When the International Criminal Court’s prosecutor released the details of his case against three prominent Kenyans, he did little to assuage a public thirst in Kenya for clarity about what the case is against William Samoei Ruto, Henry Kiprono Kosgey, and Joshua arap Sang. On the surface of things, in fact, Luis Moreno-Ocampo and his team seem to have done the opposite. That is raise further questions about what exactly the case is against Ruto, Kosgey, and Sang.
On Monday, the Office of the Prosecutor released a 39 page submission as part of its disclosure ahead of September’s confirmation of charges hearings. It can be easily read to offer no new information when compared with the 79 page document Ocampo submitted to the Pre-Trial Chamber in December 2010 when asking for summons to be issued for the three men, even when taking into consideration the heavy redactions in the December document. However, that would be ignoring the details contained in the latest submission.
The charges have been revised. The alleged roles of Ruto, Kosgey, and Sang have been clarified. The prosecution has offered greater detail about how it believes Ruto, Kosgey, and Sang were allegedly involved in crimes against humanity.
First, the prosecution is categorical in its view that Ruto was the alleged leader of what it calls “a network of perpetrators”, or “The Network,” in short. Kosgey, in the prosecution’s view, was Ruto’s alleged deputy and co-mastermind. Sang, according to the prosecution, allegedly took part in meetings planning the violence and his alleged key role was to use his position at Kass FM, a Kalenjin radio station, to broadcast coded messages to those who were directly involved in the violence.
According to the prosecution, Ruto, Kosgey, and Sang took part in at least nine meetings or events between December 2006 and January 2008, where it was decided and planned to attack residents of Kenya’s Rift Valley region, who were perceived to be against the interest of the Kalenjin ethnic group that Ruto, Kosgey, and Sang belong to. The aim was to expel the Kikuyu, Kamba, and Kisii from the region as well as ensure the Kalenjin voted as a bloc during the December 2007 election, the prosecution’s submission says.
Ruto and Kosgey went about this by creating, “a network of perpetrators,” that consisted of political leaders (serving and aspiring members of parliament and councillors), elders, businessmen, and former police and army officers. According to the prosecution, Ruto was accepted as the leader of this “Network,” and Kosgey as his deputy. They identified the areas with a high population of Kikuyu, Kamba, and Kisii; chose men who would be commanders responsible for coordinating the attacks; and funded the purchase of arms as well as got others to finance logistics and food, among others, says the prosecution. The prosecution’s submission details five specific areas of attacks, narrating its version of how and when those attacks took place and who was involved.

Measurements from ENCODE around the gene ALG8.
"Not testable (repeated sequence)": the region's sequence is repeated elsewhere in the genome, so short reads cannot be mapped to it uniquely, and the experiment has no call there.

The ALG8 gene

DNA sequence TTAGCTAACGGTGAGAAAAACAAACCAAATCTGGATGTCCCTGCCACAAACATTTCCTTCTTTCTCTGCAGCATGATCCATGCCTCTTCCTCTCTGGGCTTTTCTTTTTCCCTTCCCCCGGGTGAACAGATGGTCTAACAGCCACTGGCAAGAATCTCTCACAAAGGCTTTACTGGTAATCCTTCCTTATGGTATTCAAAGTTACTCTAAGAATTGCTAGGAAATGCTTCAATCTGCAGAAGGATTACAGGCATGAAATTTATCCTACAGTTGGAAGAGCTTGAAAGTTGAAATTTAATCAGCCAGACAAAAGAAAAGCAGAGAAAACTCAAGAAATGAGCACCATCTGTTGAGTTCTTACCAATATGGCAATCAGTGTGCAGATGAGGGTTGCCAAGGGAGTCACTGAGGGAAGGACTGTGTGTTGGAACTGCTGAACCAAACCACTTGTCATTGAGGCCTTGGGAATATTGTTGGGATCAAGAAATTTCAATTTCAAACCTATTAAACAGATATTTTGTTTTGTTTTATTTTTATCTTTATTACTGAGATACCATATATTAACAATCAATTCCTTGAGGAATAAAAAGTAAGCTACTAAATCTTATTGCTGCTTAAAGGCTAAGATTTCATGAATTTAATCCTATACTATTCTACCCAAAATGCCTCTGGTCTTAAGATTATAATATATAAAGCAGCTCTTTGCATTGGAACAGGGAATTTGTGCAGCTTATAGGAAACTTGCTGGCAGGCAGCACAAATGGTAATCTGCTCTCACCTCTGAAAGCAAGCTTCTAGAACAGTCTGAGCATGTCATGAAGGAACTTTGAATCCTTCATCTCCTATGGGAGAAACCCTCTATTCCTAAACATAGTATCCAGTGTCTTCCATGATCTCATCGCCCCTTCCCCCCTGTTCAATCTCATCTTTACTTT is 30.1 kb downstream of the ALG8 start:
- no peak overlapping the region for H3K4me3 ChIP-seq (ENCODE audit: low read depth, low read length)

Most of these details were not in the December 2010 submission when the prosecution applied to the Pre-Trial Chamber to issue summons for the three men. Also, whereas in the December submission the prosecution included all three men in all the counts it wanted them charged with, it has since revised those counts. It has excluded a count of torture constituting a crime against humanity, which its December submission contained. The prosecution is also charging Sang separately from Ruto and Kosgey. Now, whereas Ruto and Kosgey jointly face three counts of crimes against humanity, Sang faces his charges alone. However, for all three the charges are the same: one count of murder constituting a crime against humanity; a second count of deportation or forcible transfer of population constituting a crime against humanity; and a third one of persecution as a crime against humanity.
How the prosecution arrived at these counts and came up with the details it has, only the judges of Pre-Trial Chamber know because the prosecution has submitted a list of evidence that it has requested the Chamber’s single judge to keep confidential due to its sensitive nature. Unlike the December submission, which was heavily redacted and offered only in broad terms the prosecution’s case, this recent disclosure offers some clues as to what the prosecution’s evidence may be.
The prosecution’s document offers details that only people who participated in the meetings between December 2006 and January 2008 could have known. The “network of perpetrators,” the prosecution describes is an ad-hoc group. It is not an institution of the Kalenjin ethnic group so would not have a tradition of minutes and other practices that a more permanent organization would have. A lot of what happened and decided was communicated verbally, and the likely source of information would be participants of those meetings as well as those who implemented the structures that were agreed to and followed. Therefore, at the moment it looks like the prosecution’s case hinges a lot on whether it has credible witnesses.
It follows that the lines of defense are likely to be to disprove there was such a network; show their clients were only involved in community development and the ordinary course of political campaigns in the lead-up to a hotly contested election; and discredit any witness statements the prosecution produces.